“Ughhh Wole, why do we have to go so early”, I grumbled as I rolled over in bed and covered my head with a fluffy white pillow.
The year was 2015, and the place was Cape Town, South Africa. I was on holiday with a friend of mine, Wole, who at the time lived in Malaysia where he worked as an engineer. We’d been friends for about 3 years, but anyone seeing us would’ve thought we were either married, or childhood friends. In fact, our mutual friends had ‘secretly’ placed bets that we were either secretly dating, or would end up together. It didn’t help that we were populating our social media pages with picturesque honeymoon-ey type pictures of ourselves in Cape Town.
We couldn’t help it though; Cape Town was/is beautiful. Few things are better than waking up in the morning to the view of Table Mountain partially clothed in clouds that feel as soft as fur when your eyes touch them. One of such things, is actually going up said mountain, and Wole and I had spent the previous day atop it. We’d gone in the morning and spent a half day up there as was in our itinerary, but it was such an amazing experience that we went back up in the evening to watch the sun set.
Listen; bucket list/heaven type experience, I promise.
Aside from us looking good together though, Wole and I were different types of holiday people. You see, I am a ‘wing it’ typa gal. Sleep in, drink wine, go out, drink wine, roam around the city, drink some more wine, and just see where the day goes. Wole, on the other hand is an entirely different animal. He had sent me an itinerary a week to our trip, and as I was only beginning to realise, he meant to follow it to the T [insert temple rub emoji]. Anyway, it was Wine/Cheese Tasting day at Stellenbosch, and I like wine (in case you didn’t notice) so I grudgingly got out of bed. Looking back, I’m grateful for Wole and his task-like, OCD approach to fun, because if not for him I wouldn’t have met Lotje (pronounced Lo-ki or Low key. I know; he was either a comic god in a past life, or a shady Nigerian business man). I also wouldn’t have had some of the best Pinotage of my life, but I digress. Lotje was our guide for the day, and we were his first pickup of the seven would be partners in wine that day. This gave us adequate time to gist with him, one African to another. We even got him to sneak in a coffee shop stop, as clearly, mornings are not my strong suit and I needed the pick (perk) up. It was during this 20 minute drive when it was just Lotje, Wole and I, that we really got to know the man.
Lotje is one of those people that know everything and I loved him for it. He looked like Obama, his angular face riddled with lines that told his life stories so clearly and vividly, as if there were text between them. His thick Afrikaans accent somehow lent more credence to his very many stories. He was definitely the most authentic of our different guides during the trip, and I was sad that we only got to be with him for one day.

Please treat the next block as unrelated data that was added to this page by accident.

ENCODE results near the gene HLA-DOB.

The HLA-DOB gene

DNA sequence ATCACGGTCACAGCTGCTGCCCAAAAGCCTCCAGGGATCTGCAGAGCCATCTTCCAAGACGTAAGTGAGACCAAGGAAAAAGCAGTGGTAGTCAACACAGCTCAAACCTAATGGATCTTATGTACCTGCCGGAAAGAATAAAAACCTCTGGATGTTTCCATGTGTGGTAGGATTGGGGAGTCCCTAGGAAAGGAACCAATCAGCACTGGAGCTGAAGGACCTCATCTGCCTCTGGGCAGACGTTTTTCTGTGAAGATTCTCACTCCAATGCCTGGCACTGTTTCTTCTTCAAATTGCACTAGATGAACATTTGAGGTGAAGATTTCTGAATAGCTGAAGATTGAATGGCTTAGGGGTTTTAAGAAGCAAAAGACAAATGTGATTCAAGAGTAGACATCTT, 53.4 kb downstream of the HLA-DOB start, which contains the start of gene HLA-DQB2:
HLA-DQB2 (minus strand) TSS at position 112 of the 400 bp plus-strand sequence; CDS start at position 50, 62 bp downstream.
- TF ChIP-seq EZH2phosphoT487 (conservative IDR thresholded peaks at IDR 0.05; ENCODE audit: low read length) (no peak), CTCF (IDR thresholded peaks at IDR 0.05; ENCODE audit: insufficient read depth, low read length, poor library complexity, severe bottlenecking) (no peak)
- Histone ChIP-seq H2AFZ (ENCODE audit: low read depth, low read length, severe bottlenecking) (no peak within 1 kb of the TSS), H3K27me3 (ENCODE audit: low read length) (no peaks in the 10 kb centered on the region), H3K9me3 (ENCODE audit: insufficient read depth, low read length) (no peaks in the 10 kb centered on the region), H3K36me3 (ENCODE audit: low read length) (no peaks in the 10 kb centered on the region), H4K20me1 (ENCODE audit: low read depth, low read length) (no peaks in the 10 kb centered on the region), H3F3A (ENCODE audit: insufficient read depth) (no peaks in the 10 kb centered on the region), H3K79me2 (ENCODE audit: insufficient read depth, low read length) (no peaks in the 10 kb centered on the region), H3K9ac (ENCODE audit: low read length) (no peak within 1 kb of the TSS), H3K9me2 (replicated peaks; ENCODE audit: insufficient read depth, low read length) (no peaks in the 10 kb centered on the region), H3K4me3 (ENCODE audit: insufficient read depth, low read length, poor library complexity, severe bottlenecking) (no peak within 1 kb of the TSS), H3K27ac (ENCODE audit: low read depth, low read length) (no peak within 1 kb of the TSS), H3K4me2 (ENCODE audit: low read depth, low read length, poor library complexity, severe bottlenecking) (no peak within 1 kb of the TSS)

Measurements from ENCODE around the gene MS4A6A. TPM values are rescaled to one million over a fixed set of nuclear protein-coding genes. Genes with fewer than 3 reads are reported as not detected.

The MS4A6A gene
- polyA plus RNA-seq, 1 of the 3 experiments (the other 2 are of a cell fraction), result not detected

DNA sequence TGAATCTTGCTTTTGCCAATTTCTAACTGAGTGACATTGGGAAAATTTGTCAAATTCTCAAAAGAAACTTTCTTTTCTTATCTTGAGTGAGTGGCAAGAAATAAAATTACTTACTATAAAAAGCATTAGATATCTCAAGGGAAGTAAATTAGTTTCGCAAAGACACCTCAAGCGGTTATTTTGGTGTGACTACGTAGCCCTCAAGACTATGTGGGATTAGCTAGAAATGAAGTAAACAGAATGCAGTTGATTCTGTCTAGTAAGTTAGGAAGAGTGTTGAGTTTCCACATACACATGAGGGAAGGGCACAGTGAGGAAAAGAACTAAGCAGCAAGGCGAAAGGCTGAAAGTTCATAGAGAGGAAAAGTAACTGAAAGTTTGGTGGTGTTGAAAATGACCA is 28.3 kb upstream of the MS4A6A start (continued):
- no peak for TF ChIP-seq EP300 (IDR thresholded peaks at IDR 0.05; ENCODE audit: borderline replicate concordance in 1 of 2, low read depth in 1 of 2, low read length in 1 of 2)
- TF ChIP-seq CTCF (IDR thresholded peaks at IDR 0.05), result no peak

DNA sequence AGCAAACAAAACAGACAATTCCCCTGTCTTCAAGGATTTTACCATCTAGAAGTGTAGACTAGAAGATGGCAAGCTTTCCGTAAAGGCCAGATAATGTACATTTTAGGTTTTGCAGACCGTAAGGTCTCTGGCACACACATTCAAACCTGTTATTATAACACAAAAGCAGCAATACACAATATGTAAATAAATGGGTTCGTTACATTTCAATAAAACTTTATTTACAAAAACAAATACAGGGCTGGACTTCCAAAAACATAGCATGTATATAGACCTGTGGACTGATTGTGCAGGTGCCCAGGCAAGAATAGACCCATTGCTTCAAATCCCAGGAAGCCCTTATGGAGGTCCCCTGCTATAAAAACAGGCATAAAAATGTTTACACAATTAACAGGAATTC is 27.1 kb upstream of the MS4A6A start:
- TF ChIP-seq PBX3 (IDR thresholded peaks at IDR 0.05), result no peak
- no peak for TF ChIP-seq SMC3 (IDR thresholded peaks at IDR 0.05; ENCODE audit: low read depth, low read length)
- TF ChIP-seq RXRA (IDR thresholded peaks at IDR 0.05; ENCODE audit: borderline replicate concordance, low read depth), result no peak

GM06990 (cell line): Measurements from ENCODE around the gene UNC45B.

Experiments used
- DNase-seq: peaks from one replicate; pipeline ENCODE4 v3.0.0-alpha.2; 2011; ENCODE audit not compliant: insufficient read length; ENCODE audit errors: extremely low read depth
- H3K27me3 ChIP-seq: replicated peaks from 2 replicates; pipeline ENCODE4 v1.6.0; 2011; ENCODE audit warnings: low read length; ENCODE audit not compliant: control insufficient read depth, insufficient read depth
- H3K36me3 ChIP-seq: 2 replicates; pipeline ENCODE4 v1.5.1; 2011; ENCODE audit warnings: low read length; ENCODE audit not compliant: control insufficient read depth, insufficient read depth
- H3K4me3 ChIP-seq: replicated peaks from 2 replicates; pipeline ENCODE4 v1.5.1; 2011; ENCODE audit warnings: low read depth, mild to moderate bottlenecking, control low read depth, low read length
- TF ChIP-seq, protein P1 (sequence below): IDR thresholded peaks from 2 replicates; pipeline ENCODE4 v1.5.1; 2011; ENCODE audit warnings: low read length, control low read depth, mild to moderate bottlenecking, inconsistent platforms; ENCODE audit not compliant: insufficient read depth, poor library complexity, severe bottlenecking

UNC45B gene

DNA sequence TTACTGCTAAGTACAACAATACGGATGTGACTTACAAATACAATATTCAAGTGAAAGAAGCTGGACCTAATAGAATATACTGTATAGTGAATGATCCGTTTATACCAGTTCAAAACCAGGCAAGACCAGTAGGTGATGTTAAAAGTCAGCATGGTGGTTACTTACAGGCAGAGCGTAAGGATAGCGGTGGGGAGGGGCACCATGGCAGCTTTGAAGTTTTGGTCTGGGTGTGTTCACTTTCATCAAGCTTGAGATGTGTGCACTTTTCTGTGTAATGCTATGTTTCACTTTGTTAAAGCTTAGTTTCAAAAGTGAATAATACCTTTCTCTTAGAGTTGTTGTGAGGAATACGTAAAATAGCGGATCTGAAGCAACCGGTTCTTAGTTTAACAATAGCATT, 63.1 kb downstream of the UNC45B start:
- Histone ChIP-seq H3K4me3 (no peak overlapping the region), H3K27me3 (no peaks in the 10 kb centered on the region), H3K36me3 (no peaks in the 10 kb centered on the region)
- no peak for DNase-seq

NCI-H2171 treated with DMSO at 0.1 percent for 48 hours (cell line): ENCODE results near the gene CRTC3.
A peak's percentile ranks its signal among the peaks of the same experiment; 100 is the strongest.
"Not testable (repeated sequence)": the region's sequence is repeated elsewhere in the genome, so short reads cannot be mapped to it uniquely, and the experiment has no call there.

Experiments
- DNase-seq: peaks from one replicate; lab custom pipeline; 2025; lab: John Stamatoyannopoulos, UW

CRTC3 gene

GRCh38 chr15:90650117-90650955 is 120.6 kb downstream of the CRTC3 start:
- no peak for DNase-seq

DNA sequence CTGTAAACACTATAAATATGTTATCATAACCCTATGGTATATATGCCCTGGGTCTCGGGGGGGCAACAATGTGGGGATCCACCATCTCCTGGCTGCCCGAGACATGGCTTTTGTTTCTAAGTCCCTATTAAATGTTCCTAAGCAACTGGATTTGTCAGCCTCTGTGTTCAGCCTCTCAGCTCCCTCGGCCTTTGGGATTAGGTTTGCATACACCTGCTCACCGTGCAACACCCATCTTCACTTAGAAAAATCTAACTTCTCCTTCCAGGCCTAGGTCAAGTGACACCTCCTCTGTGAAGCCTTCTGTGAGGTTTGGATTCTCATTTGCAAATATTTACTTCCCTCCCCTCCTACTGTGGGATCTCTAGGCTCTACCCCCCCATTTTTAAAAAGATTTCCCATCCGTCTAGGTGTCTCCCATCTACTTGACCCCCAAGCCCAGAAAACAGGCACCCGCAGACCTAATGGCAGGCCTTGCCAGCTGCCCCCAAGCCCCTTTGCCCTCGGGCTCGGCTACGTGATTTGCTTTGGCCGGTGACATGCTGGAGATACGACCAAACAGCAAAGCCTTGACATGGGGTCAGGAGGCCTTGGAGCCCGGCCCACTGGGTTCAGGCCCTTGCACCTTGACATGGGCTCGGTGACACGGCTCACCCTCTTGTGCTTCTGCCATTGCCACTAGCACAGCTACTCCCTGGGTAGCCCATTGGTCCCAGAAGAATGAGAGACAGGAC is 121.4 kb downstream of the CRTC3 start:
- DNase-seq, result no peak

When we asked about apartheid and it’s still apparent effects re colourism, he didn’t paste on that plastic smile like the other guides did, and tell us it was all in the past. He was candid in his speech and owned his opinions- not like a sword, but more like a cloak; he didn’t fight with them, they instead protected him. It was Lotje that made me first understand just how deeply conflicted human emotions can get; that one person can hold two opposing thoughts so wholly and completely;
You see, me and my generation don’t agree with most of Mr. Zuma’s leadership and we think he’s making a mess of things, Lotje said in his passionate way as our conversation drifted into politics as it is won’t to do in these kinds of situations, but we may never vote a white man into power. There is too much distrust. I am, however, very happy that by the next elections, my daughter will be old enough to vote, and she will be able to objectively vote for the best candidate, because I have taught her that it is not about the colour of a persons skin, but about their competence and ability to perform. [Paraphrased].
I was, and still am, entirely fascinated by this. He knew that his political views were sentimental, tinted by past experiences, and he’d made his peace with that. He couldn’t ‘save’ himself but instead focused on teaching his daughter differently. His personal experiences with apartheid were too great, and too fresh for him to vote differently. This, however, did not make him argue his case any less passionately. It reminded me about my dad, who’d fought on the Biafran side in Nigeria’s civil war. Made me understand a little bit better why our politics were so different; made me see and understand the proud glint in his eye when I argued vigorously against the concept of ‘Federal Character’ over performance and qualifications.
The conversation shifted markedly to more mundane things, like how great the weather was (it was, it was. Sunny enough so my snug denim shorts worked, but also cold/windy enough so I felt like I was ‘abroad’) when we picked up our other guests who all turned out to be non-African (an Australian man and his wife who’d just had a breast cancer-induced mastectomy, a Canadian couple, and an African American man whose real name was probably Steve, but asked Wole and I to call him Kofi. As if my eye-rolling was not severe enough, he spoke in a strange accent he must have considered African, and only when he spoke to us. It was funny and sad, and I felt a little sorry for him). Lotje later told us- Wole and I- that he never had many Africans on the Wine Tasting route.
I don’t think I will ever forget Lotje. I scribbled down his phone number on the back of a carton of Chardonnay I had picked up at one of the vineyards, just to make sure.
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